A statistical analysis of cigarette advertising–including advertising that uses the Joe Camel character–could also be performed that would measure the impact of advertising after taking into account prices and other relevant variables. This technique is a fixture in the advertising literature, and cigarettes are the single most studied product. If this research were to demonstrate that aggregate cigarette advertising increases consumption, that result might strengthen the case that the Joe Camel advertisements increase youth smoking. But the bulk of this research finds no effect from advertising. The most recent and comprehensive research on the U.S. (Franke 1994) and U.K. (the econometric analysis in the appendix to the “Smee Report”; U.K. Department of Health 1992) markets both fail to demonstrate a statistically significant impact from advertising on consumption. Several literature reviews have reached the same conclusions. [n12]
Recent U.S. government reports, however, have tended to avoid the econometric literature. The FDA’s review of the literature, contained in its August 1995 Federal Register notice and supplemented in its 1996 notice, relied on other government reviews of the literature, specifically the 1994 reports from the Surgeon General (USDHHS 1994a) and the Institute of Medicine (IOM). The 1994 Surgeon General’s Report (USDHHS 1994a), on which the FDA relied, however, did not review any econometric studies of the U.S. or U.K. market (see pp. 188-95, titled “Research on the Effects of Cigarette Advertising and Promotional Activities on Young People”). The 1994 IOM report reviewed only one study, by Laugesen and Meads (1991). That study simply compared cigarette consumption in nations with various levels of advertising restrictions and has been subjected to severe criticism because it did not control for confounds (see the critiques by Stewart  and the discussion in U.K. Department of Health . The FDA review itself also virtually ignored the many statistical analyses of the U.S. and U.K. cigarette markets. It cited only Roberts and Samuelson (1988), who examined competitive dynamics between the low-tar and high-tar segments during 1971-82 and reached the counterintuitive conclusion that low-tar advertising affected cigarette consumption but did not affect market shares.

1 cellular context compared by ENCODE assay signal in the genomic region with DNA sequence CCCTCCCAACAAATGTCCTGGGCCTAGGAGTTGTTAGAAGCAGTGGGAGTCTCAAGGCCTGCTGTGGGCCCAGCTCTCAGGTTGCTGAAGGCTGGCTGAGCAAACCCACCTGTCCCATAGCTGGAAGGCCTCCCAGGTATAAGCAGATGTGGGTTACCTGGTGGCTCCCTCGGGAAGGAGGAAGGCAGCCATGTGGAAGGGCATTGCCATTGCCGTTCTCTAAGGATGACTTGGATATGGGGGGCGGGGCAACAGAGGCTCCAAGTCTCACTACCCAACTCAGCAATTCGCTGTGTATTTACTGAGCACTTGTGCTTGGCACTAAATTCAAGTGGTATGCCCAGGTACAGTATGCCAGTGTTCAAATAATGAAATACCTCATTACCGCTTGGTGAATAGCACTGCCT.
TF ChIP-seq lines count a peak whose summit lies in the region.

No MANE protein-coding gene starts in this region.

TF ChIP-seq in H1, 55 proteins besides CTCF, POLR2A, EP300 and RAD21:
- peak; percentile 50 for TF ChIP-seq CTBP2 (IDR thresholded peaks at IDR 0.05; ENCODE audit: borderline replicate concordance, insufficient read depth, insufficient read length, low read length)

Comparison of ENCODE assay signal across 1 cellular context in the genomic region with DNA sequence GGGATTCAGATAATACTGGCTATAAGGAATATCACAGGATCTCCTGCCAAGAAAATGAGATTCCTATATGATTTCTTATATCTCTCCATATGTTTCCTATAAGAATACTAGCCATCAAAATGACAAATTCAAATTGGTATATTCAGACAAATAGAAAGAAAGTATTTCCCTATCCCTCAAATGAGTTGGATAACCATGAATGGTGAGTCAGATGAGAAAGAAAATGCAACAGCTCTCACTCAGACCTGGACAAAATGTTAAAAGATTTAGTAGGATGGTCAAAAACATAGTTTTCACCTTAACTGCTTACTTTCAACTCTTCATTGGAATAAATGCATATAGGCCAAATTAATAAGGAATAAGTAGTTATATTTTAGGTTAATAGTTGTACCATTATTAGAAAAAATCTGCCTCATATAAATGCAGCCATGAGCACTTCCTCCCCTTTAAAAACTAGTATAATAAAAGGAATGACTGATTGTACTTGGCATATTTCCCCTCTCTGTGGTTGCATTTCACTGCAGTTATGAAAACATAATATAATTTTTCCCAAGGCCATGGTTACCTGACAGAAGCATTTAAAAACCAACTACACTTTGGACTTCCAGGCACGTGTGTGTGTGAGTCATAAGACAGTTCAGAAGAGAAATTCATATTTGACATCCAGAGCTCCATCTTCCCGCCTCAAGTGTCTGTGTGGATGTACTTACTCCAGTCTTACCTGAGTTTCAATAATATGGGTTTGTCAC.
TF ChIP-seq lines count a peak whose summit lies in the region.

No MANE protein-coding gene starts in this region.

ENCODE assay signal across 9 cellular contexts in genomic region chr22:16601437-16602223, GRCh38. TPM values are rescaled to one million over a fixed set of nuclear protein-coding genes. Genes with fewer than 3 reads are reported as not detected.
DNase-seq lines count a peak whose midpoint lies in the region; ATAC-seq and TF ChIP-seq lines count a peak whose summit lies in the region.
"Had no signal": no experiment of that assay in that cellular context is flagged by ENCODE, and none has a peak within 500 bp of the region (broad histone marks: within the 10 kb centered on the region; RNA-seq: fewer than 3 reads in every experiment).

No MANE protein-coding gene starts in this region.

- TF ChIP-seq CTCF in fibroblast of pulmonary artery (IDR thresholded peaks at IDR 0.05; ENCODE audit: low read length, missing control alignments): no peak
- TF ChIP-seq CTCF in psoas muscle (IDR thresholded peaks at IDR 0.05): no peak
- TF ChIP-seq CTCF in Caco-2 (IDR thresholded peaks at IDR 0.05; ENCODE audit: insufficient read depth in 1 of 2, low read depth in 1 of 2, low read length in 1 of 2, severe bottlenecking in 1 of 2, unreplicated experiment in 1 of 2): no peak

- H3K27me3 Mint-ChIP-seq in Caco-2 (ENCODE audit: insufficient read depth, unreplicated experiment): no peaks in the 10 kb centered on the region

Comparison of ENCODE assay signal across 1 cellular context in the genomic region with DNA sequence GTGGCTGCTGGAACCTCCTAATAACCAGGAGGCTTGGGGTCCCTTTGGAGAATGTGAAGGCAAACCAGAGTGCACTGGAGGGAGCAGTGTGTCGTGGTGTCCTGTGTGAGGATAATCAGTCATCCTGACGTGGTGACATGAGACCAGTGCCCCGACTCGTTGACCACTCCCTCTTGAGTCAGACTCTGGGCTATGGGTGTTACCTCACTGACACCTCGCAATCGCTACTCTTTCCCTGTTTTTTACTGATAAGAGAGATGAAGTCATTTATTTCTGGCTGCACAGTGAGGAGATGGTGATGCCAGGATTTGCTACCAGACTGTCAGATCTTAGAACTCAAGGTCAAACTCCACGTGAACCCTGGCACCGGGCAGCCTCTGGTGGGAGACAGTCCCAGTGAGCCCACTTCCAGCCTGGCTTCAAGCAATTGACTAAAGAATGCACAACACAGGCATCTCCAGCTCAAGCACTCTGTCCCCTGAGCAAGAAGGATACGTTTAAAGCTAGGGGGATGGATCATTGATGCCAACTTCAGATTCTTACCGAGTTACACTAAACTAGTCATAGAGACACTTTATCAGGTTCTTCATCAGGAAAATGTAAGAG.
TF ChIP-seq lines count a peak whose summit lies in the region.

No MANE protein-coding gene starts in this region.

It should be borne in mind that Joe Camel advertising was a small proportion of total cigarette advertising, which itself had no effect on sales. This is apparent from the proprietary data in Table 1, which are generally consistent with the publicly available Maxwell data (which estimated that Camel advertising for 1994 was $32 million, or 7.3%, of $442 million total cigarette media advertising and was only 5.6% of total advertising in 1995 and 10.2% in 1996). If fluctuations in total cigarette advertising–fluctuations that often greatly exceed the total volume of Joe Camel advertising–have no effect on consumption, it is highly unlikely that the Joe Camel advertisements alone significantly increased consumption. [n13] I am aware of only one study that examines advertising and youth smoking (as opposed to total consumption). That is Beales’s (1994b, 1996) cross-sectional study, which works with brand advertising for Camel and Marlboro and aggregate advertising, combined with youth smoking data from the 1989 TAPS survey and a 1990 California survey. Employing several specifications and independent variables in a logistic regression model, Beales finds no correlation between advertising and youth smoking. [n14]